Name: Julie Braman Kane
Job Title: Partner, Colson Hicks Eidson
City: Coral Gables, Florida
Number of Children/Other Dependents: My husband, Jeffrey Kane, and I have 3 spectacular kids and 2 rescue dogs.
Do you think having “it all” is realistic or overrated? Why?
“Having it all” is a fantasy that is impossible to achieve. There is a general sense that one must “do it all” to “have it all”, but with only 24 hours in a day, there is simply not enough time to do it all. The concept of “having it all” has been dramatized in the media and literature, representing an unattainable benchmark that has become one of the greatest causes of guilt for women who almost always fall short.
What does having “it all” mean to you?
My attainable “having it all” is happiness. It brings me so much joy to see my children, my husband, my clients, and my colleagues happy. When all of those things fall into place, I feel I have it all.
What is the best advice you have ever received on balancing your personal and professional lives?
Do what you can, when you can, and live in the moment.
If you had an extra hour in your day, how would you spend it?
With my family, doing absolutely anything that made them happy.
Looking back at when you started in the profession, and knowing what you know now, what advice would you give your younger self?
Enjoy learning every single day. Young lawyers have so much to learn, and so many opportunities to do so. I remember being terrified of ignorance and failure as a young lawyer. Instead of fearing, I wish I had embraced the process of learning a bit more. I am still learning every day, and I have come to enjoy it rather than fear it. My colleagues, mentors, law partners and clients have taught me so much and continue to inspire me every day. Throughout my career, I have had the privilege to work at the same law firm and learn from some of the greatest legal minds in the country. I’ve also been fortunate to have the opportunity to be involved with many community and professional organizations that have taught me so much. Our industry offers tremendous opportunity with many organizations that are designed for just that purpose. There are also many senior lawyers that are willing and eager to help young lawyers learn and succeed. Embrace it.
Do you deal with guilt in trying to balance your personal and professional lives?
Not anymore. I focus on what I can do, I prioritize, and I have learned that if I do the best I can, I shouldn’t feel guilty. So, I don’t.
What single change do you believe would have the biggest impact on work life balance or quality of life?
Better management of my smart phone.
What part of “balance” do you struggle with?
Over-committing. I am passionate about my profession, my clients, and preserving the civil justice system, and with the many opportunities this community offers, I want to take advantage of every one of them.
What part of “balance” are you improving at?
As a working parent, how do you balance your career and your role as a parent?
It is impossible to balance career and parenting. I simply have to focus, 100%, where my focus is deserved. My system relies on the best advice I have ever received: Do what you can, when you can, and live in the moment.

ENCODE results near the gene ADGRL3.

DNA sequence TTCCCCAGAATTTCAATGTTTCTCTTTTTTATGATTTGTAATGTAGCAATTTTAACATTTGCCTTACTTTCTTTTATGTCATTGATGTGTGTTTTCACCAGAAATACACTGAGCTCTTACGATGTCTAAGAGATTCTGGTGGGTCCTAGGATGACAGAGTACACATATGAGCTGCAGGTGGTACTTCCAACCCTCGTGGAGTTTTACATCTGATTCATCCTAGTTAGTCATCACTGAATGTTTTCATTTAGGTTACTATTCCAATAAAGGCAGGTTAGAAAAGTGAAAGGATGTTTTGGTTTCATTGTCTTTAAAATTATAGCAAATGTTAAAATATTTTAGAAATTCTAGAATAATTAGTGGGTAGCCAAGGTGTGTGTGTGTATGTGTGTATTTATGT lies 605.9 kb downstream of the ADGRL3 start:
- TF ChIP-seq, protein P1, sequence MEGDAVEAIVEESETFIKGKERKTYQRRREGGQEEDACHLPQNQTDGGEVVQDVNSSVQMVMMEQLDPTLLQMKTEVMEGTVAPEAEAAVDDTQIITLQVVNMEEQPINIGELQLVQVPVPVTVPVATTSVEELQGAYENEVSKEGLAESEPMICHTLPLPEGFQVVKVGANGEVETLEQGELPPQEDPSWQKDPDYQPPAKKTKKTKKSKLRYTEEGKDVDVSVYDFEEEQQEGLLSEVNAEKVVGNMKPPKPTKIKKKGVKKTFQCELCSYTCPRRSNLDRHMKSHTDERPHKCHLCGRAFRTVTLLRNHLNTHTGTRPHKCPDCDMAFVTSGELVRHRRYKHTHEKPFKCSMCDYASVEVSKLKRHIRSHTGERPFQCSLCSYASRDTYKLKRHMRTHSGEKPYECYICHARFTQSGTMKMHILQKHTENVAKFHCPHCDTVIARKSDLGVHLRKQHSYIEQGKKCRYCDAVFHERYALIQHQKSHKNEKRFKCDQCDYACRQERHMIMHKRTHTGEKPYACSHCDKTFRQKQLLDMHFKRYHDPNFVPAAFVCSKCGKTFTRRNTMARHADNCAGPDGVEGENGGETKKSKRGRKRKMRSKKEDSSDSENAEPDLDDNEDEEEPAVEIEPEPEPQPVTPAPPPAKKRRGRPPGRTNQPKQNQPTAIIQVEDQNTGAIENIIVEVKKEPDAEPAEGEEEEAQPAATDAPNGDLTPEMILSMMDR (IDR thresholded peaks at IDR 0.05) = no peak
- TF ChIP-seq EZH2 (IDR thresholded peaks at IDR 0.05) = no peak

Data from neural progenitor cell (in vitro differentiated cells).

My children know that they always come first, without exception. They also understand that I am passionate about my career. They recognize that what I do, both for my clients and for the civil justice system, is important to the culture of our country and they support it. They are learning to be passionate about their personal interests and the community. I think the lessons that our kids learn by watching their parents’ give back is invaluable.
How important is civic and/or professional involvement to you and why?
It is very important to me. From the onset of my career, my partners have encouraged me to get involved in the community and professional and civic organizations, and each opportunity has helped me grow as a professional and as a person. I have had the privilege to serve the bar in our community in many ways. Earlier in my career, I served on and ultimately chaired the Florida Bar Grievance Committee. I have also served as president of the Miami-Dade Chapter of the Florida Association of Women Lawyers, and as a commissioner for the Florida Elections Commission. I have been actively involved with the American Association for Justice for more than 20 years, having served on many committees and offices, and now as president-elect. I’ve worked with both the American Association for Justice and Florida Justice Association to preserve the civil justice system and protect citizens’ seventh amendment right to jury by trial. Through these organizations, I initiated and chaired a Voter Protection Action Committee which provides lawyers in all fifty states to protect the voting rights of American citizens whose access to the polls is otherwise limited. My efforts to protect Americans’ constitutional rights are central to who I am – as a lawyer, as a person, and as a parent. My professional and civic involvement inspires me to remain passionate about my clients, the practice of law, and our country. To me, the importance of this cannot be understated.
What’s the advice you would give a young lawyer seeking to strike a “balance” between family, self, and the practice of law or achieve better quality of life?
Breathe, focus, and prioritize.
Any other parting words of advice?
Do what you can, when you can, and live in the moment.